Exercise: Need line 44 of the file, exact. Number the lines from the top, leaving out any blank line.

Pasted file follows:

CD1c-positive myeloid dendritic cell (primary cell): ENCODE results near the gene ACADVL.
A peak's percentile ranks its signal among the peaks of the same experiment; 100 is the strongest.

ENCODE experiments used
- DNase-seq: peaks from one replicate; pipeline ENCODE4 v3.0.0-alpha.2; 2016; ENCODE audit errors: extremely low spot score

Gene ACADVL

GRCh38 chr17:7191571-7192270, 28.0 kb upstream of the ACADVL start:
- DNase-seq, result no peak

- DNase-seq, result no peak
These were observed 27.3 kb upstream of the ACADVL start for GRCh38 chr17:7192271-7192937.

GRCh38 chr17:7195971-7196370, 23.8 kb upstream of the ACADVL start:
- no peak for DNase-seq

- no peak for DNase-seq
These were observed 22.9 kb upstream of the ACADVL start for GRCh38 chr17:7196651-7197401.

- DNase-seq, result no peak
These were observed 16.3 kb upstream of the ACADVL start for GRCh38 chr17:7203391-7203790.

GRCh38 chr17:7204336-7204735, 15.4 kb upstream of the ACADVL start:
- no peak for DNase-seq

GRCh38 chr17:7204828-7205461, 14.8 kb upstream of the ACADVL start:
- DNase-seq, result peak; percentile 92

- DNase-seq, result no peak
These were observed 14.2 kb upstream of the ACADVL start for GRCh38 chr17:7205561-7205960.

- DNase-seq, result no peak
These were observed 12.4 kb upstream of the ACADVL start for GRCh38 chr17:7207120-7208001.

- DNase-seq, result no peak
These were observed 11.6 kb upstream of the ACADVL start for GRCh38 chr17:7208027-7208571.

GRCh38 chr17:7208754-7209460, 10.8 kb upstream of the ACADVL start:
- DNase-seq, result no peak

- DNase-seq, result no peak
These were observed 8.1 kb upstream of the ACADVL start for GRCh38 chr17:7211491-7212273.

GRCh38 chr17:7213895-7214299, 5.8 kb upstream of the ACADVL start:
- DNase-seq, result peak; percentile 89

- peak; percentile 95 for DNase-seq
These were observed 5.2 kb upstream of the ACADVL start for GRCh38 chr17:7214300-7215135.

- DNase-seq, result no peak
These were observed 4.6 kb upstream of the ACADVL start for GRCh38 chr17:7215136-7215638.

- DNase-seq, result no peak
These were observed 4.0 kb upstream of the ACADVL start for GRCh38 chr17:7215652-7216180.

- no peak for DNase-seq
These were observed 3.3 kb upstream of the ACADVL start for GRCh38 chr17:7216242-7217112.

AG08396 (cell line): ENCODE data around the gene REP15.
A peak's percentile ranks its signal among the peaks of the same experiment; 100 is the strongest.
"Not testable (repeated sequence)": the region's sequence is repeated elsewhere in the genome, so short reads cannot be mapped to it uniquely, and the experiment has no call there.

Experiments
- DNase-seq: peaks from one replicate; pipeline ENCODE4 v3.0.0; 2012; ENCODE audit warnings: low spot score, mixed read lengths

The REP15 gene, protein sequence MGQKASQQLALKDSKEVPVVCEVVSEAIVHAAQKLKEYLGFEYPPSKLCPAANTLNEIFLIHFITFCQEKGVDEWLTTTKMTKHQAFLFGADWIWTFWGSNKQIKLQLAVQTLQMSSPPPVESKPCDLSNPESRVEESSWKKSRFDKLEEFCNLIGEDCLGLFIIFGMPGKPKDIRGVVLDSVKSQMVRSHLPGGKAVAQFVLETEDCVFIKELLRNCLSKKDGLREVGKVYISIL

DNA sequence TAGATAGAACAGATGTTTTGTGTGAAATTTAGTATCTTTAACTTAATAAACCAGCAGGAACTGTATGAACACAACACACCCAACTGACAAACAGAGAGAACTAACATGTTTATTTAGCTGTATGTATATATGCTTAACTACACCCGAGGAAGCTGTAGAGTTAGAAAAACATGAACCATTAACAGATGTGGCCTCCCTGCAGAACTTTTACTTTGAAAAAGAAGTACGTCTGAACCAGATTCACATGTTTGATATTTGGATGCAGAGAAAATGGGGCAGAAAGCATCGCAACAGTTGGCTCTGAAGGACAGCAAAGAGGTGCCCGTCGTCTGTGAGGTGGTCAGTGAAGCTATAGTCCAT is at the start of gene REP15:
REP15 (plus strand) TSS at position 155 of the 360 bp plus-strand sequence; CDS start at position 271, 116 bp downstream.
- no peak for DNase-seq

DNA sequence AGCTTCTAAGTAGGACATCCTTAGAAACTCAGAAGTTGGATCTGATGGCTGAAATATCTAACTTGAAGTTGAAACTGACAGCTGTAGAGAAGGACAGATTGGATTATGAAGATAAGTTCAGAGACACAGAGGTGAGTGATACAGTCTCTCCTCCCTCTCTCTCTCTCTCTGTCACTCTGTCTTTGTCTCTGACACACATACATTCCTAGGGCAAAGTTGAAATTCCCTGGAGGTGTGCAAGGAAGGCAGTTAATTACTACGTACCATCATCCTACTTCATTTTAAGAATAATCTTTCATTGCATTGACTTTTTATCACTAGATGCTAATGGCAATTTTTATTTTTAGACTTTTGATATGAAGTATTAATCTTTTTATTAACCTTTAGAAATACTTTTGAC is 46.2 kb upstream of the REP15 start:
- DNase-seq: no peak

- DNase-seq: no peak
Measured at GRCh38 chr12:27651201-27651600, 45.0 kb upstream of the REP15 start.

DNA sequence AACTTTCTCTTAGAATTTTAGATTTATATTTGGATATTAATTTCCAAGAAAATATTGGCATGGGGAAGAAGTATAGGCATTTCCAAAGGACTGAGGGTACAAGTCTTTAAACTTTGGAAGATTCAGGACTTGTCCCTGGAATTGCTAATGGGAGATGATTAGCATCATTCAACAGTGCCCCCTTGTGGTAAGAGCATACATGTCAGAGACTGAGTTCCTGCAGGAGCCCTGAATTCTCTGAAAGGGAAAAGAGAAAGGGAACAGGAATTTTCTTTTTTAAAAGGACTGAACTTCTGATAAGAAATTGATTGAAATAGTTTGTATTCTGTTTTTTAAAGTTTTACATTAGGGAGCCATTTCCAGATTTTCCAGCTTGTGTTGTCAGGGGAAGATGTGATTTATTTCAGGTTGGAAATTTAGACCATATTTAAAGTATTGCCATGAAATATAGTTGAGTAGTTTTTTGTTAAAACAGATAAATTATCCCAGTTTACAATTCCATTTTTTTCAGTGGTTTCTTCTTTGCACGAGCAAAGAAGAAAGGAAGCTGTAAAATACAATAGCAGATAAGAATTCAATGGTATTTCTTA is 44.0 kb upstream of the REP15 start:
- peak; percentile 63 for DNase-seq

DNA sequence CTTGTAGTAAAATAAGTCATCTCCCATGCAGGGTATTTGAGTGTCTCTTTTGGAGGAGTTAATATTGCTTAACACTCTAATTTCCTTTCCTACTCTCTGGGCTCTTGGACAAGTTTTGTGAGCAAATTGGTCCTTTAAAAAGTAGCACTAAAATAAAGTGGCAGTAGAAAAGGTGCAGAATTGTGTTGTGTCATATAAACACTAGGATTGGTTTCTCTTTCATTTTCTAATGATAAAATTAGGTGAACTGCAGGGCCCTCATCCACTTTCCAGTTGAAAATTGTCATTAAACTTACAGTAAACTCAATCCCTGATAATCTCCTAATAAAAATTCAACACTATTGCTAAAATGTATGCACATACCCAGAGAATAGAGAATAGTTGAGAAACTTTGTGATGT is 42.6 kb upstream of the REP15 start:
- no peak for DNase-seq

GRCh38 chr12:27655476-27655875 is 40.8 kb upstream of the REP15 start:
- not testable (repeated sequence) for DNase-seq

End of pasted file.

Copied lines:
- DNase-seq: peaks from one replicate; pipeline ENCODE4 v3.0.0; 2012; ENCODE audit warnings: low spot score, mixed read lengths